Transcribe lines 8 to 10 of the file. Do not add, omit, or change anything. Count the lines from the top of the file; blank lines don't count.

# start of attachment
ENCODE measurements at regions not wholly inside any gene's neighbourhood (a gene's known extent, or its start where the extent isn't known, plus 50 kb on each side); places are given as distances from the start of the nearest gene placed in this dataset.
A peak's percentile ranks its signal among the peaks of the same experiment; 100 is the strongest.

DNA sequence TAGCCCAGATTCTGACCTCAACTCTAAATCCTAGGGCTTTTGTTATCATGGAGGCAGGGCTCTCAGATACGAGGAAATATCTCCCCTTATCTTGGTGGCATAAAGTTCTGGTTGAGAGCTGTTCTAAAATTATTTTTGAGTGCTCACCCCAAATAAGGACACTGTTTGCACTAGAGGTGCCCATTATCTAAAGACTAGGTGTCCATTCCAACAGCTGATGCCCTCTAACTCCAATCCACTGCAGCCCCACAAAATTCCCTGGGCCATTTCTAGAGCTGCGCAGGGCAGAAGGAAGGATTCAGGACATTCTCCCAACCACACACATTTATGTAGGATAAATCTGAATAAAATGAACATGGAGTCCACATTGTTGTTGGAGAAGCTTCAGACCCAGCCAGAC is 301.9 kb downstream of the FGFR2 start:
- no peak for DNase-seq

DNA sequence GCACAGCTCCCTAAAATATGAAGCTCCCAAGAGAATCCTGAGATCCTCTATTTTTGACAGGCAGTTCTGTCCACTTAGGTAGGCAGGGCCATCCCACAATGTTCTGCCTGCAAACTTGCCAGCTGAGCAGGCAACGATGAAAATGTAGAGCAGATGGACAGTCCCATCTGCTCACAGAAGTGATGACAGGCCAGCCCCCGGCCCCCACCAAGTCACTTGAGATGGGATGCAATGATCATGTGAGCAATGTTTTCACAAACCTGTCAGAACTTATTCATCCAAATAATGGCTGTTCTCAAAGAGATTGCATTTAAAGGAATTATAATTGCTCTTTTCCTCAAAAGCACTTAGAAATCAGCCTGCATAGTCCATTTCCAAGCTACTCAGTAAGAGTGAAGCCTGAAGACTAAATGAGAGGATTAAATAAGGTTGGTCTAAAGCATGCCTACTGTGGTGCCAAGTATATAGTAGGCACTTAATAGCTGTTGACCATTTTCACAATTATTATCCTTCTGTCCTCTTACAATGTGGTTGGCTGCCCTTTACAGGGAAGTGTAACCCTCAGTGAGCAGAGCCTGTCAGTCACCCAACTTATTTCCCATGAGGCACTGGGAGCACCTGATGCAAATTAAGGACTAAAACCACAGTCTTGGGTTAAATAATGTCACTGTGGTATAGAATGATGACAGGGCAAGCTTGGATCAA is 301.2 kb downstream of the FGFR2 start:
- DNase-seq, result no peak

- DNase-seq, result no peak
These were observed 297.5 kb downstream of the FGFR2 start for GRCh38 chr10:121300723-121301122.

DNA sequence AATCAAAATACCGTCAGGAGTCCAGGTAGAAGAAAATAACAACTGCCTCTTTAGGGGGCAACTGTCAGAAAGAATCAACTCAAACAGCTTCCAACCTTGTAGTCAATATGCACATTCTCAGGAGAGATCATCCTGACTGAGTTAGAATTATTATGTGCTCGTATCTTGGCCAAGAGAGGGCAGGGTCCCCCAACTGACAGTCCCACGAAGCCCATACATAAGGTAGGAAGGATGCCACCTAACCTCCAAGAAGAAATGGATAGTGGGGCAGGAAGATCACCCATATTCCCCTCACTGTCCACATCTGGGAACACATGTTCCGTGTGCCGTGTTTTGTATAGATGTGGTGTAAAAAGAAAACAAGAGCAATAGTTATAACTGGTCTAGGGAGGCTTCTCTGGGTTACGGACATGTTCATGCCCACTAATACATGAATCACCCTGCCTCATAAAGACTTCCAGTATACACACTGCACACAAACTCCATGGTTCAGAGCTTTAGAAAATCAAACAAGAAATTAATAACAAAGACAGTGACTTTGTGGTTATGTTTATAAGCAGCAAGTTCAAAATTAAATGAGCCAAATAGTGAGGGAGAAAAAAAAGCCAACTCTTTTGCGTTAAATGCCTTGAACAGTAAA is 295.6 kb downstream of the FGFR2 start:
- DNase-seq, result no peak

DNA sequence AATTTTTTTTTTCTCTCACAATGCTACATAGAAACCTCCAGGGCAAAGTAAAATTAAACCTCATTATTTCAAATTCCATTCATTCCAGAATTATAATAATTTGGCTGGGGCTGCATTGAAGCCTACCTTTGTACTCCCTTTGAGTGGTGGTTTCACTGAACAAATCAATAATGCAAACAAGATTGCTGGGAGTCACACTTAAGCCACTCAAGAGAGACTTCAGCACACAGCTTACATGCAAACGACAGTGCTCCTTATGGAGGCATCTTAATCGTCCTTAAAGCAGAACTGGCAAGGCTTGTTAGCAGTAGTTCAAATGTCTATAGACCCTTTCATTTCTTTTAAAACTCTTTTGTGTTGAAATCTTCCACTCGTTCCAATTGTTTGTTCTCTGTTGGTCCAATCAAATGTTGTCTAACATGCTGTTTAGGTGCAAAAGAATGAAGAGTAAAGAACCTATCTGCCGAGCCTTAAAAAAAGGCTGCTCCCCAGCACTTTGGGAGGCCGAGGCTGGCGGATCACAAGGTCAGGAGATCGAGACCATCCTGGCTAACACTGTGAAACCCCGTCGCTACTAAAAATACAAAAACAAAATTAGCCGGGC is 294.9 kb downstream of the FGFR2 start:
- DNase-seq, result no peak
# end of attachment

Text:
These were observed 297.5 kb downstream of the FGFR2 start for GRCh38 chr10:121300723-121301122.

DNA sequence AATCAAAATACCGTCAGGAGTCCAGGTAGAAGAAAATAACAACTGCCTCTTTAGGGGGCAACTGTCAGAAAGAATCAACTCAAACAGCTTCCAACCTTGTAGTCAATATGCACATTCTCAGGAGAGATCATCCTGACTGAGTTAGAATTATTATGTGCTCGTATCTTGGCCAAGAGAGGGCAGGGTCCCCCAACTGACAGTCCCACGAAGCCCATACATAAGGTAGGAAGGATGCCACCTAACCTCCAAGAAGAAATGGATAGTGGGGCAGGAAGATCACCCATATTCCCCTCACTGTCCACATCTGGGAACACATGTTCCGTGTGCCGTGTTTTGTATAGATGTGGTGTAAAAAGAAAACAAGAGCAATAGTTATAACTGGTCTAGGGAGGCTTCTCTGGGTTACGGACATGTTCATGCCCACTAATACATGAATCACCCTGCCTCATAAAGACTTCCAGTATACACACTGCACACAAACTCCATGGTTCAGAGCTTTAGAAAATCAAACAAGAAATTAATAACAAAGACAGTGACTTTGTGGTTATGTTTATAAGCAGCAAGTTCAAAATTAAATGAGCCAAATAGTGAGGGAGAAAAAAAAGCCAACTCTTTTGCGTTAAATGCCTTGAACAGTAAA is 295.6 kb downstream of the FGFR2 start:
- DNase-seq, result no peak